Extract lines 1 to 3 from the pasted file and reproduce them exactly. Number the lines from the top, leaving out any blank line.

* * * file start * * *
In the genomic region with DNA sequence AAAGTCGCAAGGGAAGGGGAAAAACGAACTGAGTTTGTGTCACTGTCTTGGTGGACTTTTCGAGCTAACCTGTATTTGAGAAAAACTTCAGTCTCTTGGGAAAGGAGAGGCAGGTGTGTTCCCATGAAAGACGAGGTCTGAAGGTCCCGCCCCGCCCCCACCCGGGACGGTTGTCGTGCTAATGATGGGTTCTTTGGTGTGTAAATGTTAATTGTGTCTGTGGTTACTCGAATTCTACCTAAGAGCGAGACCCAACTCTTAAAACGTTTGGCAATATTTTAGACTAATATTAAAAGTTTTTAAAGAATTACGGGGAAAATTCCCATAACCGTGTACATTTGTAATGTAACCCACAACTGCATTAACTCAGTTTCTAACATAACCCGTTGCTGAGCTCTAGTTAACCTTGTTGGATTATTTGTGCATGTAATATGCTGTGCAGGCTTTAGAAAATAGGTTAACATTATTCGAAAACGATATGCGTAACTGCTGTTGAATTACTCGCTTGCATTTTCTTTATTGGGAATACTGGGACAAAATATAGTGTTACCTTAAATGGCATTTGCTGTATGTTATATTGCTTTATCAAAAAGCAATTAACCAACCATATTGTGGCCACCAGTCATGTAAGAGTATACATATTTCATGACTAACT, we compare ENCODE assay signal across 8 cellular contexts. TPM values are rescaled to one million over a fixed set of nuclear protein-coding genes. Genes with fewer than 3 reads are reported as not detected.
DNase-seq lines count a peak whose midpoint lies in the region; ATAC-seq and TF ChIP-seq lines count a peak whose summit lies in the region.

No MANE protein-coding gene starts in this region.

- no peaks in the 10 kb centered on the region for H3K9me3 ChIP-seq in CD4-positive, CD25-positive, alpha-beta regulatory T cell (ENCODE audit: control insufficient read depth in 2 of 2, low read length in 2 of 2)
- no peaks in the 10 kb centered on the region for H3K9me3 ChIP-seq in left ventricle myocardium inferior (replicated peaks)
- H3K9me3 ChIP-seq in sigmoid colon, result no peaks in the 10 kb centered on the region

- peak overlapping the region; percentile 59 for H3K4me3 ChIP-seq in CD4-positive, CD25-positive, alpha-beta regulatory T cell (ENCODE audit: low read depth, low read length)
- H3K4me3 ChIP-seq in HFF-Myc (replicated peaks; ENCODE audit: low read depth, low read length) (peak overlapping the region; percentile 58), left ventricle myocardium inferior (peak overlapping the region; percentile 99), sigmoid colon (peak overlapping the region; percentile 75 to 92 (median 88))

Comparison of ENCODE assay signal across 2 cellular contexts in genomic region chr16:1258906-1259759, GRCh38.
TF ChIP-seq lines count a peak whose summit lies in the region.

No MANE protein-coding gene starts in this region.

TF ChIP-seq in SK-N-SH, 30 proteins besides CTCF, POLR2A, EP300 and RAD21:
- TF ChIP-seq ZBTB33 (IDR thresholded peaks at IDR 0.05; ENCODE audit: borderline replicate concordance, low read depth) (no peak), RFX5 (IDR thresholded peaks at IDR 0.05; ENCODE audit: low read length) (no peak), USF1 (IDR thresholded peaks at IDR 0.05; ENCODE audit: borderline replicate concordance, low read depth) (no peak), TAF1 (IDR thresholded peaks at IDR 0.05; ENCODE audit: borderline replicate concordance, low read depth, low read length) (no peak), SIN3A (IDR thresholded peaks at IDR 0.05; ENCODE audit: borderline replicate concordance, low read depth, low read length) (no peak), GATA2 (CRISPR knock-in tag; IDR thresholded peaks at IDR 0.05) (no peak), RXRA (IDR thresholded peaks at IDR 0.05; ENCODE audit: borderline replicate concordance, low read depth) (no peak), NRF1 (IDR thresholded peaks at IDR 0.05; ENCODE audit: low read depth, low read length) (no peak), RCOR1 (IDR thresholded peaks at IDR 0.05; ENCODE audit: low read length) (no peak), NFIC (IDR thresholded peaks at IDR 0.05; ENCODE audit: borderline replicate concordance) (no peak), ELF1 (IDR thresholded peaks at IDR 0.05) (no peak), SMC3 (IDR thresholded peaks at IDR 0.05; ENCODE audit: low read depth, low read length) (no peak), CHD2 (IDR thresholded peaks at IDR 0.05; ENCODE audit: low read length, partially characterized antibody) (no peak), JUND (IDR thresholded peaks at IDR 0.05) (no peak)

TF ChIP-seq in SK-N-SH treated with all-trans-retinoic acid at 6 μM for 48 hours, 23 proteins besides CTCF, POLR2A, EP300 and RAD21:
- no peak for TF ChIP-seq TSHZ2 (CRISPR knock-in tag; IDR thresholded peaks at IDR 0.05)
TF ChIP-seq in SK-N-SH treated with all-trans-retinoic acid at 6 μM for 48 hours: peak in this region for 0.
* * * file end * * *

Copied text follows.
In the genomic region with DNA sequence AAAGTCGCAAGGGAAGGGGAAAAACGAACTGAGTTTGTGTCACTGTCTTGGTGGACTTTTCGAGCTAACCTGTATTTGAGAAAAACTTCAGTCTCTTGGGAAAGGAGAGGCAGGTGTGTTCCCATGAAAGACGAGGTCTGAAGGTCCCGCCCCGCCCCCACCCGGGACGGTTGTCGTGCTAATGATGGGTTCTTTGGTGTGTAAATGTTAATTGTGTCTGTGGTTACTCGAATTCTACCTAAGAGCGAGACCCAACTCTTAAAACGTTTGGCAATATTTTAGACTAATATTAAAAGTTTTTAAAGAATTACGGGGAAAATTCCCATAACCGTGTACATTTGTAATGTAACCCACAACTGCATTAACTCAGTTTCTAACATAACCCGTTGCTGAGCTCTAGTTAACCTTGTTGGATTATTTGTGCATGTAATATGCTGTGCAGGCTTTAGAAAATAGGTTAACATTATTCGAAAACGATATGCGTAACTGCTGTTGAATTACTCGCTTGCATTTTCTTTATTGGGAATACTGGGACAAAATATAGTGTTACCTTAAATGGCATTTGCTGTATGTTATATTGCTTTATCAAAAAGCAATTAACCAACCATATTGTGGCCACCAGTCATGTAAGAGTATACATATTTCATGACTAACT, we compare ENCODE assay signal across 8 cellular contexts. TPM values are rescaled to one million over a fixed set of nuclear protein-coding genes. Genes with fewer than 3 reads are reported as not detected.
DNase-seq lines count a peak whose midpoint lies in the region; ATAC-seq and TF ChIP-seq lines count a peak whose summit lies in the region.

No MANE protein-coding gene starts in this region.